Jehovah's Witnesses and the Cross
Today the Witnesses would have everyone believe that Jesus died not on a cross but rather on a torture stake. They would also have everyone believe that they have always taught this doctrine. Unfortunately for the Watchtower Society - neither of these teachings are true.
Joseph Rutherford, the leader of the Watch Tower Bible and Tract Society, apparently did not know about the torture stake idea, at least not in the early years of his presidency.
So prolific was Rutherford, that he averaged one book for every year that he was in office. However, one of the interesting aspects of his books is the fact that he not only discusses the death of Jesus, but he also provides artistic renditions. In none of Rutherford's books is Jesus ever depicted on a torture stake. Rather Jesus is always pictured on the traditional Christian cross.
In the 1927 edition of his book Creation, Rutherford pictures Jesus and the two thieves being crucified. Under the picture, the caption reads "Crucifixion: The blood of Jesus, representing his life poured out, must be presented in heaven as an offering for the sins of mankind; and without that blood's being presented as a sin-offering the people could not be sanctified" (p. 265).
The next year, Rutherford published the Harp of God. This book depicts Jesus on the cross also.
That same year, 1928, Rutherford published another book picturing Jesus and the two thieves on crosses. The caption to this picture is even more explicit. Rutherford wrote, "Crucifixion: Jehovah makes another covenant looking to the reconciliation of man to himself. That covenant involves the greatest of all sacrifices. It involves a sacrifice on the part of Jehovah himself and a sacrifice on the part of his Son, Jesus, and even others are taken into that covenant.
"It is therefore appropriately named in the Scriptures the `covenant by sacrifice. 'The death of Jesus Christ upon the cross put an end to the law covenant. He in no wise annulled the law covenant, but he fulfilled it. `Think not that I am come to destroy the law, or the prophets: I am not come to destroy, but to fulfil'" (Reconciliation, p. 168, emphasis mine).
Despite the fact that Rutherford depicted Jesus on the cross in several of his books, he would in 1936 begin to change his position to what would become the current Watchtower Society position - that of the torture stake theory. This theory says that Jesus did not die on a cross but rather on a single upright post, hand over hand with a single nail through both hands. In his book Riches, Rutherford wrote, "The death of the perfect man Jesus would, in any manner inflicted, meet the requirements of the law, because death was the penalty inflicted upon Adam. Why, then, was Jesus crucified? Jesus was crucified, not on a cross of wood, such as is exhibited in many images and pictures, and which images are made and exhibited by men; Jesus was crucified by nailing his body to a tree" (p. 27).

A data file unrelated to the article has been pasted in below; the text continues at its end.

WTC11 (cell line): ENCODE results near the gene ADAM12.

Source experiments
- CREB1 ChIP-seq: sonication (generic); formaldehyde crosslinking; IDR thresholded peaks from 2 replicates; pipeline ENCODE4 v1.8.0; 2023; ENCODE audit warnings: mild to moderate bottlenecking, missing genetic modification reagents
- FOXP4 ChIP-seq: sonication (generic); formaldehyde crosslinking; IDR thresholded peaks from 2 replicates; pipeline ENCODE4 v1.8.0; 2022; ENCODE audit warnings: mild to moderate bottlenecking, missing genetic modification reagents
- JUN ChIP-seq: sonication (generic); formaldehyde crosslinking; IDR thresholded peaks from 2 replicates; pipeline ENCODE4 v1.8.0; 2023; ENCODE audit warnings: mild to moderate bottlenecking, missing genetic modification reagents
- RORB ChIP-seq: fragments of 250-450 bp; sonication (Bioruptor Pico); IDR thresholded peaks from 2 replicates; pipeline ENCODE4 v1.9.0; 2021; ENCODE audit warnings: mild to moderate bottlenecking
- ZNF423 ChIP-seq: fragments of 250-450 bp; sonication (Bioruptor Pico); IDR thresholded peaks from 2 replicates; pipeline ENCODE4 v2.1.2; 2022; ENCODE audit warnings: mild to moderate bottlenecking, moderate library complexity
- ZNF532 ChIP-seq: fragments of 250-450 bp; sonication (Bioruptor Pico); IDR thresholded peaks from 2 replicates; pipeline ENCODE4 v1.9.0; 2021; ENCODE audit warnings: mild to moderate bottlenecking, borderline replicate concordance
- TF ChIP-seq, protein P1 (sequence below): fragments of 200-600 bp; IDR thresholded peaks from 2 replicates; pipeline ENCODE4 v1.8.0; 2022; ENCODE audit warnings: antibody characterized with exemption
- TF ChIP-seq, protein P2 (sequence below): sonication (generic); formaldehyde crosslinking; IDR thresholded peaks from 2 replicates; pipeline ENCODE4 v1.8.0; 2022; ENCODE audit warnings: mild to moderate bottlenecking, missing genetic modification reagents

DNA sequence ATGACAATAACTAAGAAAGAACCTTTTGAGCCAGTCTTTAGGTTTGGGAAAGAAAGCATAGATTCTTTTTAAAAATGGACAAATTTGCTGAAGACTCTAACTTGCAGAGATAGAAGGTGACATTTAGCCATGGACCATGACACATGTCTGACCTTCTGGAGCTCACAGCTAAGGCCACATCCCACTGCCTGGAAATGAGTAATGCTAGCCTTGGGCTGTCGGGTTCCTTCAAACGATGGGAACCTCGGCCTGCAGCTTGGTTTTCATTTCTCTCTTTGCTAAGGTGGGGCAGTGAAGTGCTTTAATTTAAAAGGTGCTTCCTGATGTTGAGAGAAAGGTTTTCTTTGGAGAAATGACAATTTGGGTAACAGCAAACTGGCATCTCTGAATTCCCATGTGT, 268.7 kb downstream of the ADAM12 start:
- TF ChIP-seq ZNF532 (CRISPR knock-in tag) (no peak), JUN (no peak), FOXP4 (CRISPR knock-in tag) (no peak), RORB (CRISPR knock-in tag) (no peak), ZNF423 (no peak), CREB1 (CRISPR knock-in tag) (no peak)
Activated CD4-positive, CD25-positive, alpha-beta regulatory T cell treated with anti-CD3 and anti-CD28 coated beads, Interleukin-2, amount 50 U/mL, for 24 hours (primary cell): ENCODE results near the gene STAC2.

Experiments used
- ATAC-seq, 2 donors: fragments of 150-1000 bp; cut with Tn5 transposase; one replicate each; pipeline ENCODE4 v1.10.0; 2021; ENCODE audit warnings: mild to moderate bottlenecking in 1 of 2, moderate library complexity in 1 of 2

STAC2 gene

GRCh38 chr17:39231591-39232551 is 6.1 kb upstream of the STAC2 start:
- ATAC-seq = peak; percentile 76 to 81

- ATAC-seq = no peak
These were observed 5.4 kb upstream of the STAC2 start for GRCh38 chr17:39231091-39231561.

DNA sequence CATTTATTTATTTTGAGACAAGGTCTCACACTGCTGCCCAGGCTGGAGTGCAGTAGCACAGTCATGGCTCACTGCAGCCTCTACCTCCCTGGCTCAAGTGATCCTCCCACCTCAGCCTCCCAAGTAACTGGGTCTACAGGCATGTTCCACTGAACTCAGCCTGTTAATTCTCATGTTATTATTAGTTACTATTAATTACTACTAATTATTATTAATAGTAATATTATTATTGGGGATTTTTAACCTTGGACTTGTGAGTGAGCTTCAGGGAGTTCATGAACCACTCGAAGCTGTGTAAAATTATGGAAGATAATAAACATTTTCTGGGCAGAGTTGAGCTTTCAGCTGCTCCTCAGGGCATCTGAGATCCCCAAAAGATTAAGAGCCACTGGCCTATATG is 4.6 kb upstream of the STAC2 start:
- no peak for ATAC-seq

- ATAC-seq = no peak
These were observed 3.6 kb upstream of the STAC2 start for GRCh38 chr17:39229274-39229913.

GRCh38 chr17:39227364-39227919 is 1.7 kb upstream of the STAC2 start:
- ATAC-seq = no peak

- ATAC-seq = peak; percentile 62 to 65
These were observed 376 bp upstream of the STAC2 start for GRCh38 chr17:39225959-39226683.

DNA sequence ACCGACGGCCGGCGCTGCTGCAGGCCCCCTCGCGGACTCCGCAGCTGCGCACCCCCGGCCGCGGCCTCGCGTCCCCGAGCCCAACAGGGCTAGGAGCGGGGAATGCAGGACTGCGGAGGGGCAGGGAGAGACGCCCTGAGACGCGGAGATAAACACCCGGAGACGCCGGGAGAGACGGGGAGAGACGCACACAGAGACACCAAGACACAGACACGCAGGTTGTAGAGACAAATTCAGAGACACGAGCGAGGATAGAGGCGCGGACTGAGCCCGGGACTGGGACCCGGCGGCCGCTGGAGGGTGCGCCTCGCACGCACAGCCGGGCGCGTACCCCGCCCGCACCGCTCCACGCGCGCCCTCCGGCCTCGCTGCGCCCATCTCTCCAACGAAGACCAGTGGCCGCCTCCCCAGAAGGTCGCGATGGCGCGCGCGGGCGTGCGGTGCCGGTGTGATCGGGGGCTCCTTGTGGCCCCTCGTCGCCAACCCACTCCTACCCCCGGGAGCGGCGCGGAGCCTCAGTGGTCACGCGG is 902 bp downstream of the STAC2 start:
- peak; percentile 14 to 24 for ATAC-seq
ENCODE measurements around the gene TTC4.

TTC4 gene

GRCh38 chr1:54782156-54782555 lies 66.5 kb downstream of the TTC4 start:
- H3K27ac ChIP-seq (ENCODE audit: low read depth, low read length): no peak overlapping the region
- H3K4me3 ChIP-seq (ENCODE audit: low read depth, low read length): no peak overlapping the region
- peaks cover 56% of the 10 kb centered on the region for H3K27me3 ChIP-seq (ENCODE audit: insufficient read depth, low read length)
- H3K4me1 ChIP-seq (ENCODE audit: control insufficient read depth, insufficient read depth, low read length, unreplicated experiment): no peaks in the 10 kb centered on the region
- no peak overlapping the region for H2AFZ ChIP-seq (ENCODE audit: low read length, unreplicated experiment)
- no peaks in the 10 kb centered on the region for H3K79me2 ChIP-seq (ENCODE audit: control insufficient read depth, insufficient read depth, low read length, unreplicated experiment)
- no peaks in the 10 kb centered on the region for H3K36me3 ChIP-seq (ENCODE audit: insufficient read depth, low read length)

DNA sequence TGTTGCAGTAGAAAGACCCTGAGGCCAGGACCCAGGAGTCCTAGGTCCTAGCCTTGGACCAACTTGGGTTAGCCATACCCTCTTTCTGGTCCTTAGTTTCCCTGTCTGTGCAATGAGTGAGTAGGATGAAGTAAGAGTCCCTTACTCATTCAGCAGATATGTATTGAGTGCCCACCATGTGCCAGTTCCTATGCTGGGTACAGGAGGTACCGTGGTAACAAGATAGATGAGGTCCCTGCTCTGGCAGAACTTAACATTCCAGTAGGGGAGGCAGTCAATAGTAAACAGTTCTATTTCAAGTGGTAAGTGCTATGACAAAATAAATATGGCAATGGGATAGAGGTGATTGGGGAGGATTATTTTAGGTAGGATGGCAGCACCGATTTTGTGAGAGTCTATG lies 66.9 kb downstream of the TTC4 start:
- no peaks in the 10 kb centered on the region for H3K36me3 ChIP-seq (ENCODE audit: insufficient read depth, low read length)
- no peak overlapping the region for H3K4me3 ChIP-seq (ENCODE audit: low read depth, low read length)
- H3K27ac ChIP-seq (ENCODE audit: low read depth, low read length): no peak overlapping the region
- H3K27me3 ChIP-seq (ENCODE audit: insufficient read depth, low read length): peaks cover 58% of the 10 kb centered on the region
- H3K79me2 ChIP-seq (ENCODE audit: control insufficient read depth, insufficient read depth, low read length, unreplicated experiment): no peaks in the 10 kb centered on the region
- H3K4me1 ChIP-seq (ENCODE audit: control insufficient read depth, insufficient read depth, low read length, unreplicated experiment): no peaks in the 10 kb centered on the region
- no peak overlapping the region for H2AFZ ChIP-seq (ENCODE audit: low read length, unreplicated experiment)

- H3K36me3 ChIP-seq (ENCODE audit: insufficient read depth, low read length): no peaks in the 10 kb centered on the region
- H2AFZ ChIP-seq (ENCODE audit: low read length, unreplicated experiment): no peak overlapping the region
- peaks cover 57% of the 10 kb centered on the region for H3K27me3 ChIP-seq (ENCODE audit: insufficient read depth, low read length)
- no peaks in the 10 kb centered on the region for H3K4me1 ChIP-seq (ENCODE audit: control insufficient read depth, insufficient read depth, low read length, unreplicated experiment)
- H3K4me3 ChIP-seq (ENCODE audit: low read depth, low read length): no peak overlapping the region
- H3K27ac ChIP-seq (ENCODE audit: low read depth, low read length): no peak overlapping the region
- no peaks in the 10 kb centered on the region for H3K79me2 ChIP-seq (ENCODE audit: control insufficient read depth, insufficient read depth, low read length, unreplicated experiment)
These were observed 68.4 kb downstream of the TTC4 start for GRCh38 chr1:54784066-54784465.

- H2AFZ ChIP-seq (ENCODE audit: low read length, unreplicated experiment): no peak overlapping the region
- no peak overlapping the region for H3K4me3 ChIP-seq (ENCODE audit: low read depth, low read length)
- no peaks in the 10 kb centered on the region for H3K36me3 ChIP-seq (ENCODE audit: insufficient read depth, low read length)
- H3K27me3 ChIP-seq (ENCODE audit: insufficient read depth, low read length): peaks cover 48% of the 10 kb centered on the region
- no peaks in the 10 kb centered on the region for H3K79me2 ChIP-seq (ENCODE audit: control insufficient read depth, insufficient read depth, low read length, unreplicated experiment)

This torture stake theory, started by Rutherford, would be clarified over the next several decades. In 1972, the Watchtower wrote an article discussing Christian cross came to be accepted by professed Christians. After being led to adopt the cross as a sacred symbol, professed Christians began depicting the body of one crucified thereon."
They continue with "No Biblical evidence even intimates that Jesus died on a cross" (Awake!, 8 November 1972, p. 28).
It is interesting that they should say that no biblical evidence "even intimates" Jesus' death was on the cross. Remember Thomas' demand for proof concerning the resurrection of Jesus, "Except I shall see in his hands the print of the nails" (John 20:25). Thomas, one of Jesus own disciples knew that Jesus had hung on the cross. He requested to see the print of the nails (plural). The torture stake theory only has one nail (singular). Even on this small detail, the Bible is specific.
This same Awake! article goes on to say, "The adoration of the cross is outright idolatry, disguised under the label of being Christian." Apparently Joseph Rutherford's books contained some idolatrous pictures!
Two years later, the Awake! magazine provided a picture of Jesus on the torture stake. However, not only is Jesus depicted as being on the torture stake, but the thief, who in all of Rutherford's books was on a cross, is now also on a torture stake. This picture is provided in this article for comparison with that of the Rutherford depiction.
While it is true that Watchtower theology has never been biblically correct, at least in the early years of their organization they had not yet banished the cross to the role of a Pagan symbol.
The apostle Paul's words again echo through the corridors of time. "For the preaching of the cross is to them that perish foolishness; but unto us which are saved it is the power of God" (1 Corinthians 1:18).